The Red Bull Playhouse

Mark Bayer

in The Oxford Handbook of Early Modern Theatre

Published in print October 2011 | ISBN: 9780199697861
Published online September 2012 | | DOI:

Series: Oxford Handbooks of Literature

 The Red Bull Playhouse

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  • Literary Studies (1500 to 1800)
  • Literary Studies (Plays and Playwrights)


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In 1617, the Servants of Queen Anne, the resident theatrical troupe who had enjoyed over a decade playing at the Red Bull, a large amphitheatre-style theatre erected in what had previously been an inn in the north-west suburb of Clerkenwell, moved to the Cockpit, a significantly more intimate and highbrow private theatre in Drury Lane. Many in the community, including many whom were assumed to be frequent playgoers, reacted violently and vociferously. Rioters gathered at the Fortune, another theater in nearby Finsbury, and moved to the Cockpit with a clear design to cause damage to the newly occupied playhouse. What can this highly violent altercation tell us about the Red Bull playhouse, the plays performed there, and its place within the broader London theatrical industry? As the actions of the rioters suggest, Red Bull audiences were remarkably loyal, making that theatre one of the most popular and most notorious playhouses in early modern London until their closure in 1642 and even beyond into the Restoration.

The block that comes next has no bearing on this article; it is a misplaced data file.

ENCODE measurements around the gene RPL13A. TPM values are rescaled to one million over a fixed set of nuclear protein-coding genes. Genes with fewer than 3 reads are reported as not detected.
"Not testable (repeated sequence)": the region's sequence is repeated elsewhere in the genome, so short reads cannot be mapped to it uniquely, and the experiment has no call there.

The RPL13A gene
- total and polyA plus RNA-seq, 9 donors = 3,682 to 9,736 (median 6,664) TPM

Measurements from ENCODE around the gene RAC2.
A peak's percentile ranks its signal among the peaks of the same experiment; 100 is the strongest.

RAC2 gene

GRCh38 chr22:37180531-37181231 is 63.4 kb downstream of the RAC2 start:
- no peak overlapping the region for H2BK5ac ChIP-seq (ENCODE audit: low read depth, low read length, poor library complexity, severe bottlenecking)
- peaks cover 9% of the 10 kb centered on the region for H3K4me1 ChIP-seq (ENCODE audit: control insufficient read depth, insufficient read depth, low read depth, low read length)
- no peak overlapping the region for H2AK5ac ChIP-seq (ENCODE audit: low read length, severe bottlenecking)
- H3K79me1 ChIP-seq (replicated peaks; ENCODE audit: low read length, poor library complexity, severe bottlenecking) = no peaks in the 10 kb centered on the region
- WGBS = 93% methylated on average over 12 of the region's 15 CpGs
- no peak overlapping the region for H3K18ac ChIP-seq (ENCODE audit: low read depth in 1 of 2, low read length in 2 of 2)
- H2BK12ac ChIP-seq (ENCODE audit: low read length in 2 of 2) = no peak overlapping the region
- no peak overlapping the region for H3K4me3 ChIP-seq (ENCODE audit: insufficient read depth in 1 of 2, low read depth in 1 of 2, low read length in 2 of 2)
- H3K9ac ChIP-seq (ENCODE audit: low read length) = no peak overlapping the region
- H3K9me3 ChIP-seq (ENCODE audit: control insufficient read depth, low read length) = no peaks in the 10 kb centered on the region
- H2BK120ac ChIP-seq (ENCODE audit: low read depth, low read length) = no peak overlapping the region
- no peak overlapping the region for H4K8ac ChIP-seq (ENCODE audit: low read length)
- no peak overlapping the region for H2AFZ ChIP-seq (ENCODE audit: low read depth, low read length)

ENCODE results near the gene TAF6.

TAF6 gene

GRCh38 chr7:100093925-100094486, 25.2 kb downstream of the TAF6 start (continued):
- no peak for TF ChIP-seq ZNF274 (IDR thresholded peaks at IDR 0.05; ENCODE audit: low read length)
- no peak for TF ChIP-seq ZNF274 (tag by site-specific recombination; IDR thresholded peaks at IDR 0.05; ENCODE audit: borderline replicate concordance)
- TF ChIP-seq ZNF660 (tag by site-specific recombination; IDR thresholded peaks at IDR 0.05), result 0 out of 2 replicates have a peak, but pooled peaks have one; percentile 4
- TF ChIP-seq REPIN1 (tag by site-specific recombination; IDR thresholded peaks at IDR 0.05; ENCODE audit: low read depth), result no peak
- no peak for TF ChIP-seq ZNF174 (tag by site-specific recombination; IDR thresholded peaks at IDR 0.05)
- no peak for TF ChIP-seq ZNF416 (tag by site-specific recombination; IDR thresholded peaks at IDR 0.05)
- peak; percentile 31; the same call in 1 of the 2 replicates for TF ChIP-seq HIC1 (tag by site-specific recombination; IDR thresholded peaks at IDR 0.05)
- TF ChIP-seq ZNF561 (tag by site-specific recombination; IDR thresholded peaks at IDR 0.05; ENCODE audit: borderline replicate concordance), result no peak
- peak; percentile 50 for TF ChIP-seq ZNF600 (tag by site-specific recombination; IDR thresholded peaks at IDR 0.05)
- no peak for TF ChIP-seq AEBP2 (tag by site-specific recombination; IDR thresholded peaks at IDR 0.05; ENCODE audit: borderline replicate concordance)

Keywords: Red Bull; rioters; audiences; theatre; London; playhouses; Cockpit; Servants of Queen Anne

Article.  8173 words. 

Subjects: Literature ; Literary Studies (1500 to 1800) ; Literary Studies (Plays and Playwrights)

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